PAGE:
Skip to main content

Open BlueDragon CFML Manual

The release of Open BlueDragon 1.3 not only added some amazing new features, but also marks the initial release of the Open BlueDragon CFML Manual. The intent of the OpenBD Manual is to serve as a handy reference as well as a learning tool, and not only is it available online but it's included in OpenBD itself so it's available wherever OpenBD 1.3 is installed.

There's a ton of content in the manual already but it's a work in progress, so keep your eye on the online version (as well as the version in the nightly builds) for updates. If you see any gaps in the manual and want to contribute, let us know!

Comments

dizid said…
You guys sure put alot of work in there, great. ReadCSV sounds good and lots more there!I'm currently hosting a few cfml scripts at cristaltech an thats all good, but with virual- and cloud hosting becoming cheaper and better i need to have a second look at BD. My first xp with BD was running BD on Google app engine but without MySQL support and with the added google or amazon db api complexity i gave up on the efforts.
Matthew Woodward said…
Definitely worth another look then--of course with OpenBD you'll have full access to everything you're used to, and we're more than happy to help you get up and running.
Anonymous said…
Awesome docs site! Not to start a CF vs. OpenBD war, but I think this is WAY better than livedocs, for the simple fact that it's fast. Of course, I did notice a lot of "not yet written" pages, but I'm sure you'll all fill it out as time goes one.
Matthew Woodward said…
Thanks! Yes, there are a lot of "to be written" pages at this point but we'll get these filled in as quickly as possible, and that's a huge way people can help contribute to the project. So if people have how-tos or see holes that they can fill, let us know. We do keep author attribution attached to all contributions so you'll get credit for any contributions you make.

Popular posts from this blog

Running a Django Application on Windows Server 2012 with IIS

This is a first for me since under normal circumstances we run all our Django applications on Linux with Nginx, but we're in the process of developing an application for another department and due to the requirements around this project, we'll be handing the code off to them to deploy. They don't have any experience with Linux or web servers other than IIS, so I recently took up the challenge of figuring out how to run Django applications on Windows Server 2012 with IIS.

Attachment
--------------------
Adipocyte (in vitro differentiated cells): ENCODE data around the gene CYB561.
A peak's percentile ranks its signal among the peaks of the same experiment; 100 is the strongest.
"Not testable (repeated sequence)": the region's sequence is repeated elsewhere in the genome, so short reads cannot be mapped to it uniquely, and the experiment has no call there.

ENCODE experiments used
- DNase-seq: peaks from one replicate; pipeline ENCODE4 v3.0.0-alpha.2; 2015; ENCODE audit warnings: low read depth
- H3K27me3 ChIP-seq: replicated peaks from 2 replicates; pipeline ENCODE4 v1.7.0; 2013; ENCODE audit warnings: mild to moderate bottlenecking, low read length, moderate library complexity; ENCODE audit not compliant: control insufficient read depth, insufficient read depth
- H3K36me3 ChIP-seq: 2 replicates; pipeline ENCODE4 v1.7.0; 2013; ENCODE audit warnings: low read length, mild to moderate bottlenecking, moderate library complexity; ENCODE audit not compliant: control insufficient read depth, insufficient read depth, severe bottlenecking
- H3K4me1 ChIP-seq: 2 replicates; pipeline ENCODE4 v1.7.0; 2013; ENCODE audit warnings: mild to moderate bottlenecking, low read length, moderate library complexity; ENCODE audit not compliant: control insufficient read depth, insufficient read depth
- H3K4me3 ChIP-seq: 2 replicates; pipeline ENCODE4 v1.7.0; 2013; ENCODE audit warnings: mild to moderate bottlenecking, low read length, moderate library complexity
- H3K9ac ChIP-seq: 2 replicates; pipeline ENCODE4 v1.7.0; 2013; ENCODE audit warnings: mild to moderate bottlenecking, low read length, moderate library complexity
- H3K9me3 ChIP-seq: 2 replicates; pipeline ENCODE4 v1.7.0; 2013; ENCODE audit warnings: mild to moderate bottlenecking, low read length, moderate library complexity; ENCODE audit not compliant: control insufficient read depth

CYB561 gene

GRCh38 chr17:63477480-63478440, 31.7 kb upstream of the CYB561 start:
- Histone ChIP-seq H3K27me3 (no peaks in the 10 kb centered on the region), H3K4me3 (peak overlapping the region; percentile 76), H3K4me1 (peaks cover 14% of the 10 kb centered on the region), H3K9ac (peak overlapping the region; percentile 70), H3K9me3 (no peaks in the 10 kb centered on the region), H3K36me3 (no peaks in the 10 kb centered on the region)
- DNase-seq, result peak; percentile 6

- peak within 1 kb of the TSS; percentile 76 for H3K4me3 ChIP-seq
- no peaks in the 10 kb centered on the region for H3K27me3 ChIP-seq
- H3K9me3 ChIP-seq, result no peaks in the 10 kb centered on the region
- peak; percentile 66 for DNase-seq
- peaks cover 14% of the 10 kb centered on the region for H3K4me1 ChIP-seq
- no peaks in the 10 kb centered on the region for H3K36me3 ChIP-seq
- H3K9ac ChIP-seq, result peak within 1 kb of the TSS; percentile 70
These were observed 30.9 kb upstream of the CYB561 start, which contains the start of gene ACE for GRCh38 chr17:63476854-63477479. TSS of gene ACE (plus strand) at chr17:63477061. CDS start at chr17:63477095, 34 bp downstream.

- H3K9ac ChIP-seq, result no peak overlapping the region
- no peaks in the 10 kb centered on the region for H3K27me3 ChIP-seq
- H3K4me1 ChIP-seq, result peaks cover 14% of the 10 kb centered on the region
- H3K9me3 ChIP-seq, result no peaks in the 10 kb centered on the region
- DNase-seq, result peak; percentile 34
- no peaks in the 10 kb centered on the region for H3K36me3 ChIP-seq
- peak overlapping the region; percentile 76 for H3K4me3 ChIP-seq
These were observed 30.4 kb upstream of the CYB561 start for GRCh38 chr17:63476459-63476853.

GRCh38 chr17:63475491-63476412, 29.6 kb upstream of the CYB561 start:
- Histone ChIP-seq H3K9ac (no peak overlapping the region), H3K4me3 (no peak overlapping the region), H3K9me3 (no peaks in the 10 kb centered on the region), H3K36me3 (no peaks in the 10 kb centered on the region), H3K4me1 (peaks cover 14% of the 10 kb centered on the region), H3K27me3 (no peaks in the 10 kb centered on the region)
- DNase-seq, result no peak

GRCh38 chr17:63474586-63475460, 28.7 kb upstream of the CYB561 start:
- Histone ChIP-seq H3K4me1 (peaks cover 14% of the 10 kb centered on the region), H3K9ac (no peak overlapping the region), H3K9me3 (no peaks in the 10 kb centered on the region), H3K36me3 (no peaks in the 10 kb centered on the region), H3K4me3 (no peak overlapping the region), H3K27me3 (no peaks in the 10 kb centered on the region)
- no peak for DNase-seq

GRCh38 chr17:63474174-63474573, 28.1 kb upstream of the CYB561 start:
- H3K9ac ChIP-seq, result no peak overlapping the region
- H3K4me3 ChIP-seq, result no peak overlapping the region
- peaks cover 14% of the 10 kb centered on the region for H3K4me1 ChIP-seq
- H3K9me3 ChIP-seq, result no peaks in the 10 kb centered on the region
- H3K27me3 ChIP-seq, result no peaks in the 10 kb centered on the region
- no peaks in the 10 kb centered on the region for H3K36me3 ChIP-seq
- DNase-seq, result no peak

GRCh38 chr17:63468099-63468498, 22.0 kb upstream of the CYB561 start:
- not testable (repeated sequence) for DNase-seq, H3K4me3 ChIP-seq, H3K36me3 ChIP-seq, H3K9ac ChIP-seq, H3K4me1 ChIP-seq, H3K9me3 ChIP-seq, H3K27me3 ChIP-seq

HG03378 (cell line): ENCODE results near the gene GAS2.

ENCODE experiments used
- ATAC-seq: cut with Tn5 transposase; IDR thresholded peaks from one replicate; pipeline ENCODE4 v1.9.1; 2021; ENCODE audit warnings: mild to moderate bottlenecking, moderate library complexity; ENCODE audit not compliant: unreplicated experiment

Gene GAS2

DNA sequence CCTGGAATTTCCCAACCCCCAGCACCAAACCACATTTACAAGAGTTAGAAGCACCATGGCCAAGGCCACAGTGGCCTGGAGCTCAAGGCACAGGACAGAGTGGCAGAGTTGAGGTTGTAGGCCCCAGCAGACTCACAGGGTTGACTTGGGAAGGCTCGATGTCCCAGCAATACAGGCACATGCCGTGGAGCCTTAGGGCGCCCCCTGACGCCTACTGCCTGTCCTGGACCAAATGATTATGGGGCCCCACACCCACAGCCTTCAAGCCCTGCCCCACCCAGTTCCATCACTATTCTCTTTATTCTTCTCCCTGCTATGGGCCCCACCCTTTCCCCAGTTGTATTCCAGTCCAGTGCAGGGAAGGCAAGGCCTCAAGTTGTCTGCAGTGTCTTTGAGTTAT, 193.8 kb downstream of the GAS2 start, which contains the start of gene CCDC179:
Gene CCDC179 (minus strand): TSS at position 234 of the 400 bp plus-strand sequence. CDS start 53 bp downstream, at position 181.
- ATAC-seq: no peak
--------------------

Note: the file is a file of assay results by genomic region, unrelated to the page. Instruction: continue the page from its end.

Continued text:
Based on the dated or complete lack of information around this I'm assuming it's not something that's very common in the wild, so I thought I'd share what I came up with in case others need to do this.


This work is licensed under a Creative Commons Attribution-ShareAlike 4.0 International License.

Assumptions and CaveatsThe operating system is Windows Server 2012 R2, 64-bit. If another variant of the operating system is being used, these instructions may not work properly.All of the soft…

Installing and Configuring NextPVR as a Replacement for Windows Media Center

If you follow me on Google+ you'll know I had a recent rant about Windows Media Center, which after running fine for about a year suddenly decided as of January 29 it was done downloading the program guide and by extension was therefore done recording any TV shows.

I'll spare you more ranting and simply say that none of the suggestions I got (which I appreciate!) worked, and rather than spending more time figuring out why, I decided to try something different.

NextPVR is an awesome free (as in beer, not as in freedom unfortunately ...) PVR application for Windows that with a little bit of tweaking handily replaced Windows Media Center. It can even download guide data, which is apparently something WMC no longer feels like doing.

Background I wound up going down this road in a rather circuitous way. My initial goal for the weekend project was to get Raspbmc running on one of my Raspberry Pis. The latest version of XBMC has PVR functionality so I was anxious to try that out as a …

Fixing DPI Scaling Issues in Skype for Business on Windows 10

My setup for my day job these days is a Surface Pro 4 and either an LG 34UC87M-B or a Dell P2715Q monitor, depending on where I'm working. This is a fantastic setup, but some applications have trouble dealing with the high pixel density and don't scale appropriately.
One case in point is Skype for Business. For some reason it scales correctly as I move between the Surface screen and the external monitor when I use the Dell, but on the LG monitor Skype is either massive on the external monitor, or tiny on the Surface screen.
After a big of digging around I came across a solution that worked for me, which is to change a setting in Skype's manifest file (who knew there was one?). On my machine the file is here: C:\Program Files\Microsoft Office\Office16\LYNC.EXE.MANIFEST
And the setting in question is this:
<dpiAware>True/PM</dpiAware>
Which I changed to this: <dpiAware>False/PM</dpiAware>
Note that you'll probably have to edit the file as administr…